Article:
How To Trade The Coronavirus Selloff

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by Gavin in Blog
March 18, 2020 0 comments

Its certainly been an eventful few weeks in the markets and the spread of this virus and the associated panic has been swift.

Volatility has gone through the roof with the VIX trading as high as 84.83 on an intra-day basis and 82.69 on a closing basis. To put that into perspective, the highest closing level after September 11th was 43.74 and the highest close in the 2008 recession was 80.86.

The S&P 500 has already dropped 30% and in a very short space of time. It’s hard to fathom that less than one month ago SPX was testing 3400. Now, there’s every chance we might hit 2000.


It’s generally accepted that things are going to get worse with the virus before they get better. By association, that means things are likely to get worse in the markets as well.

The best case scenario is that the spread of the virus starts to slow down in which case the markets are likely to make a pretty sharp recovery given the amount of central bank stimulus being thrown around.

We need to watch for a flattening out in the number of new daily cases and on the markets we want to watch for some positive divergence between SPX and VIX.

That means if SPX makes a new low, but VIX DOES NOT make a new high, the panic is starting to dissipate and that may provide the platform for a meaningful bottom.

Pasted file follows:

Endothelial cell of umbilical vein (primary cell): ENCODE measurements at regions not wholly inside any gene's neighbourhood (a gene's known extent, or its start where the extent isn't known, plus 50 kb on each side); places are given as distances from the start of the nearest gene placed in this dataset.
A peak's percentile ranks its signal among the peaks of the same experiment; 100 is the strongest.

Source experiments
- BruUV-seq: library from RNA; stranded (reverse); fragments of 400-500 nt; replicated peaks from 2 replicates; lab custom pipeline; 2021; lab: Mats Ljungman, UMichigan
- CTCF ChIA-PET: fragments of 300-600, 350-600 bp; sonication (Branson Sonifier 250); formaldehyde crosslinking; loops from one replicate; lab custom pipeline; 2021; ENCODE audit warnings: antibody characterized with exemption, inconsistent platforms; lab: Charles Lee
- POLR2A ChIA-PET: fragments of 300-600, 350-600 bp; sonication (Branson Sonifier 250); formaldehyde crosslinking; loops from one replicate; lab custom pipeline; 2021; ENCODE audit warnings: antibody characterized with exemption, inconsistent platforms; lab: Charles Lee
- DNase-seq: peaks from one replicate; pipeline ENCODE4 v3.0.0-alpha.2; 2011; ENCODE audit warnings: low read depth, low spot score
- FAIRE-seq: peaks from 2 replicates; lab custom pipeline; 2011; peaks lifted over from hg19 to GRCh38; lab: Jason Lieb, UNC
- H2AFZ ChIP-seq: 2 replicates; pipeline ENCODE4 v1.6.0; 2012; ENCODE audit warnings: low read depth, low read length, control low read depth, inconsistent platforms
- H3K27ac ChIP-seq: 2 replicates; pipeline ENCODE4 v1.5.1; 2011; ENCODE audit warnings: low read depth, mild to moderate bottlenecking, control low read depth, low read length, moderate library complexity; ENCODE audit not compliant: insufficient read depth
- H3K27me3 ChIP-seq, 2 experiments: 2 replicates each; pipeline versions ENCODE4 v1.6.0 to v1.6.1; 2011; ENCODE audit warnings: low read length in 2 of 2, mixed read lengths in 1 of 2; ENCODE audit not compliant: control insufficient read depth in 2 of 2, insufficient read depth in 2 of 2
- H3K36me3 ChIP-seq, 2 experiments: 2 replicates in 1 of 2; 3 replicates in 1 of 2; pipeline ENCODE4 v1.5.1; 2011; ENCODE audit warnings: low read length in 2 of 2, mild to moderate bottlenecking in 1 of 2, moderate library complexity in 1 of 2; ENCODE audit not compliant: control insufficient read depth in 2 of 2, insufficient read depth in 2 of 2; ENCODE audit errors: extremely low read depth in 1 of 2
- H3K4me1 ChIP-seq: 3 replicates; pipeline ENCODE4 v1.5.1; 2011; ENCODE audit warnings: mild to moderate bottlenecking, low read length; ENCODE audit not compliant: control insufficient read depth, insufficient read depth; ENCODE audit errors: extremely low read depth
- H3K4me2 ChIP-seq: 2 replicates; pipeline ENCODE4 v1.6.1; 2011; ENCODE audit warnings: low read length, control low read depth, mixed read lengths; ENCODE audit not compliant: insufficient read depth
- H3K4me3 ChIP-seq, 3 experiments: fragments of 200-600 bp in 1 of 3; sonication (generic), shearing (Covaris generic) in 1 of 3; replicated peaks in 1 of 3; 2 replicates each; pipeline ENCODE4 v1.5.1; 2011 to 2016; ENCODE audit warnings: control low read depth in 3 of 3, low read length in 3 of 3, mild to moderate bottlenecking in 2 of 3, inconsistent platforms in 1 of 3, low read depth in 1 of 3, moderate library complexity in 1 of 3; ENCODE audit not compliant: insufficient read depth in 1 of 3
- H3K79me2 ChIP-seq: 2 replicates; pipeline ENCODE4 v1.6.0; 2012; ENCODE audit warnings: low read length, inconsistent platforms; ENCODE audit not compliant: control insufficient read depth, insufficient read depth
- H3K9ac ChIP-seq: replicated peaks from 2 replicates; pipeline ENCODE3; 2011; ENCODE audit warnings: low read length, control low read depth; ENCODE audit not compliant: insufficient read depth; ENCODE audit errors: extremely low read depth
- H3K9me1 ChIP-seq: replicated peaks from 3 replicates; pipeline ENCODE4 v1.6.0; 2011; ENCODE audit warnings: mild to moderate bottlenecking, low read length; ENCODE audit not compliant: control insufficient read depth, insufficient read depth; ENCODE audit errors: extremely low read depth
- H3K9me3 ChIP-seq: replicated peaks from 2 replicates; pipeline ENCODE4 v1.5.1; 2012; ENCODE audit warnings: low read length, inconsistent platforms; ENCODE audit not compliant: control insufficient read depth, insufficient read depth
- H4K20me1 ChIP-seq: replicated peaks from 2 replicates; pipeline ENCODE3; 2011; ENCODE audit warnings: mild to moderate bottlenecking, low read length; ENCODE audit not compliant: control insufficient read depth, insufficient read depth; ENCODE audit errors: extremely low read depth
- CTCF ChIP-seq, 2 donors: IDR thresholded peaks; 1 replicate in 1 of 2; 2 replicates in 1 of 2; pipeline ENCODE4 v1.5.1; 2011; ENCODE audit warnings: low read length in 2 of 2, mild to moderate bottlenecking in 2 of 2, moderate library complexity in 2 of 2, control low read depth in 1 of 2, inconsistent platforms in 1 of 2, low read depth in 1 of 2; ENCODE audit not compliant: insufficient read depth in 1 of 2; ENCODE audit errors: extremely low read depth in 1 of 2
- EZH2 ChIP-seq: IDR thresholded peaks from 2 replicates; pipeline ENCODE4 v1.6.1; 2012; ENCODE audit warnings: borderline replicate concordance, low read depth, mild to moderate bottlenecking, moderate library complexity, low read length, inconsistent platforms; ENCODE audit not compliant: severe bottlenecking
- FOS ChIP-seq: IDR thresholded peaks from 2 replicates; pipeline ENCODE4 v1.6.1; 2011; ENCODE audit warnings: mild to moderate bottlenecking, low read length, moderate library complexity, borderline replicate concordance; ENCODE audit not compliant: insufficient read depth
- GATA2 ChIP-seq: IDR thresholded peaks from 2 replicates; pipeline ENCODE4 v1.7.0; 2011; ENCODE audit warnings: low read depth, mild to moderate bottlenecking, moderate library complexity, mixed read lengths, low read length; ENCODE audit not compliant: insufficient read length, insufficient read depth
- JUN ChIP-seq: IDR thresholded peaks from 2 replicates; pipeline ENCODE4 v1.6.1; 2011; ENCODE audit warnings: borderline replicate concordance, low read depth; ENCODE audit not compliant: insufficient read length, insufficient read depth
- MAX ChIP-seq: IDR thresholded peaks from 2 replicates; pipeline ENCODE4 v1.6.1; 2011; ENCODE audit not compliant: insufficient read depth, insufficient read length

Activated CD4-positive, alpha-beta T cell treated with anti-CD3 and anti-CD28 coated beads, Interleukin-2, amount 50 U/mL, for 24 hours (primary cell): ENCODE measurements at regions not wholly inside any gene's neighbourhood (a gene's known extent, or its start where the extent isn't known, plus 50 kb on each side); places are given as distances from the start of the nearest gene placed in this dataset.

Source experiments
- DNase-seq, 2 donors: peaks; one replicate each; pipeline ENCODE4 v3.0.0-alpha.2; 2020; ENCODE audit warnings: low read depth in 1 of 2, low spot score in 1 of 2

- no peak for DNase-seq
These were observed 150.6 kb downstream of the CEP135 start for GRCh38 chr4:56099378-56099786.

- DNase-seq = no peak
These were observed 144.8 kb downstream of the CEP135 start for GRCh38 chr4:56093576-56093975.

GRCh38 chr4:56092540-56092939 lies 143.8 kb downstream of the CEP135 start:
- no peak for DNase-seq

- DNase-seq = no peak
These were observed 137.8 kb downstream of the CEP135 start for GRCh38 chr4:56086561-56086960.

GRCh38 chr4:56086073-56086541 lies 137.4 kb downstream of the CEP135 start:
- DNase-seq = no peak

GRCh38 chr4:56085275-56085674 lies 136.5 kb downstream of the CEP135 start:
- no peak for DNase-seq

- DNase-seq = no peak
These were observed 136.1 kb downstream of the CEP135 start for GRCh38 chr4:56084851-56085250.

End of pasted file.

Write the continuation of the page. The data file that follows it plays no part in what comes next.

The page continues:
There are a couple of good resources to keep track of the virus:



That’s the million dollar question and the truth is nobody knows. What’s seems likely is that negative sentiment will feed on itself.

Business are shutting down which means layoffs and reduced profits. Layoffs means less disposable income for workers, which means less spending which means less business profits.

The whole thing becomes a self-reinforcing cycle. A 30% drawdown is certainly a nice time to start putting some money to work, but it also depends on your timeframe because things could get a lot worse in the short-term.

A total 50-60% drawdown from the peak is not out of the question.

Dollar cost averaging is always a good strategy to minimize risk.

With volatility so high, Wheel trades become attractive as a way to gain exposure to blue-chip stocks that you’re willing to hold for the long-term.

Personally, I’m currently 100% in cash. I have a rule that if my account drops 10% I close all positions and take a 2-week break from trading so thankfully that has allowed me to avoid most of the carnage.

I may end up extending that to 4 weeks because this really is an unprecedented situation.

Trade safe and look after yourselves and your families!

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Options Trading 101 - The Ultimate Beginners Guide To Options

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